Beth Fairchild was diagnosed with metastatic breast cancer in her early 30s. She got together with several online friends — all about her age and all living with Stage IV breast cancer. They launched a website and on Monday, March 2, they plan to flood social media outlets with MBC information and hashtags such as #MetsMonday and #DontIgnoreStageIV. (Blogger Nancy Stordahl is credited with the ongoing #MetsMonday hashtag.)
Their goal with Project Hashtag as they have dubbed it, is to get MBC trending on Twitter and beyond.
Beth Fairchild’s determination to get the message out about metastatic breast cancer practically jumps off the screen — whether it is on Facebook, Twitter or this February 27, 2015 television interview.We were impressed with Beth’s poise and obvious preparation — she clearly had done her homework—she told viewers no one dies of early stage breast cancer—when cancer spreads beyond the breast to a vital organ that is was kills people. Most people treated for early stage breast cancer won’t have a metastatic recurrence—but unfortunately about 30% will—and there is no cure for metastatic breast cancer in 2015. Finally, Beth decried the woefully underfunded state of metastatic breast cancer research.
Early detection would not have helped Beth — most women with no family history would not get a mammogram until they are 50 years old. The median age for a US woman with breast cancer is 61. Cancer is supposed to be a disease of aging.
The answer is not to give 30-year-old women mammograms. It is to determine the scope of the problem.
Rebecca H. Johnson, MD, of Seattle (Washington) Children’s Hospital and the University of Washington in Seattle, noticed that evidence from the National Cancer Institute Surveillance, Epidemiology, and End Results (SEER) database suggested that incidence of metastatic breast cancer in young women is on the rise. Johnson and her fellow researchers released a study that found “a small but statistically significant increase” in metastatic breast cancer over the last three decades among U.S. women aged 25 to 39 years.
During the past 30 years, more women ages 25 to 39 were diagnosed with metastatic breast cancer — from 1.53 cases per 100,000 women in 1976 to 2.90 cases per 100,000 in 2009. This means that about 800 women younger than 40 are diagnosed with metastatic breast cancer each year now, compared to about 250 per year in 1976. While the increase is relatively small, it’s very troubling.
“Changing the Landscape for People Living With Metastatic Breast Cancer” was published in 2014—the first output from a newly formed alliance of 29 cancer organizations. (MBCN Is a co-founder of the Metastatic Breast Cancer Alliance.) In a nutshell, according to the report’s authors, there’s a lack of awareness about metastatic breast cancer and how it differs from early stage breast cancer, too little research funding, and lack of accurate statistics on incidence, prevalence and survival as well as limited information and support services for those living with the disease.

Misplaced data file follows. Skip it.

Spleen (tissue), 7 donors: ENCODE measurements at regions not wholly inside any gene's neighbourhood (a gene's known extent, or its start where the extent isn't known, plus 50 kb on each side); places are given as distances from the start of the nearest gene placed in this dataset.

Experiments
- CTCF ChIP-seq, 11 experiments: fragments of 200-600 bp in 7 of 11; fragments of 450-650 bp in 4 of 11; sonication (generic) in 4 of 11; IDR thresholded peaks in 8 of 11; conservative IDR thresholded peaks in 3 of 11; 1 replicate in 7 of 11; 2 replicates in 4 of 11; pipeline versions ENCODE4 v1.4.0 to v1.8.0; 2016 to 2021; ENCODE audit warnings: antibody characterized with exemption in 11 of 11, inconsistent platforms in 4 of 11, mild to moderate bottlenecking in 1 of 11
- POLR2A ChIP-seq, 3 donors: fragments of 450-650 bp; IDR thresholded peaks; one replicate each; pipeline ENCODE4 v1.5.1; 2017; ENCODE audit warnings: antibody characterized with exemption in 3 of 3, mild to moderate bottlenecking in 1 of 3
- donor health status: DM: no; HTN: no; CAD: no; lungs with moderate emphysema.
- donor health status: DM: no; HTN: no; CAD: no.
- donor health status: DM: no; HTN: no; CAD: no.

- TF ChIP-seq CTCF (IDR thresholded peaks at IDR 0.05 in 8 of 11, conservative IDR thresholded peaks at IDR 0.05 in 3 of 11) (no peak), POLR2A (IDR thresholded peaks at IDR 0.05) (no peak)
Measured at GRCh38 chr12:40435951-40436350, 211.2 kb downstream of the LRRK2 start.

We have written at length about how the US cancer registry doesn’t accurately track women with breast cancer as well as the dismal US federal funding for ALL cancer research—we won’t rehash that discussion here.
We can’t tell the entire metastatic breast cancer story in one day or one blog post. We know we need more research for Stage IV breast cancer. What can we tell people beyond that?
We were particularly taken with one question the Metastatic Breast Cancer Alliance raised in its Landscape Analysis: What gaps or roadblocks exist that hinder advances in MBC research?
>MBC research has been underfunded (approximately <5% of breast cancer funding).
>Overall cancer research is also underfunded (0.1% of the Federal budget.) Other areas receive more funding including the military, farm subsidies and education.
Matched Tissue Samples
>To advance MBC research, better access to tissue is needed, including the primary tumor and interval blood samples collected and banked between the primary and development of the recurrent metastatic tumor.
MBC tissue from different populations needs to be studied (e.g., MBC in younger, premenopausal women vs. MBC in older women).
>The previously available laboratory models for MBC research were discouraging but in 2013 and 2014, several laboratories have demonstrated interesting MBC models.
MBC models need to be validated an standardized across laboratories.
Academic-Initiated Clinical Trials
>Academics have not focused enough on MBC (in basic research, clinical trials or cooperative groups), although focus is rapidly shifting to MBC as a priority
>MBC research is complicated, costly and time consuming (e.g., early breast cancer studies in animals can be two or three months; MBC animal studies can take up to 9 months to run a single set of animal experiments).
>Lack of academic involvement has resulted in MBC trials being led by the pharmaceutical industry and business interests, including correlative science studies.
>We need to better understand the epidemiology of MBC. How many patients have a recurrence? What are their treatments and responses? How long do they survive?
There’s so much to do — and we have shared only a tiny glimpse at the hurdles facing those trying to make a difference in metastatic breast cancer outcomes.
Every Monday is #MetsMonday. Let’s keep the conversation going!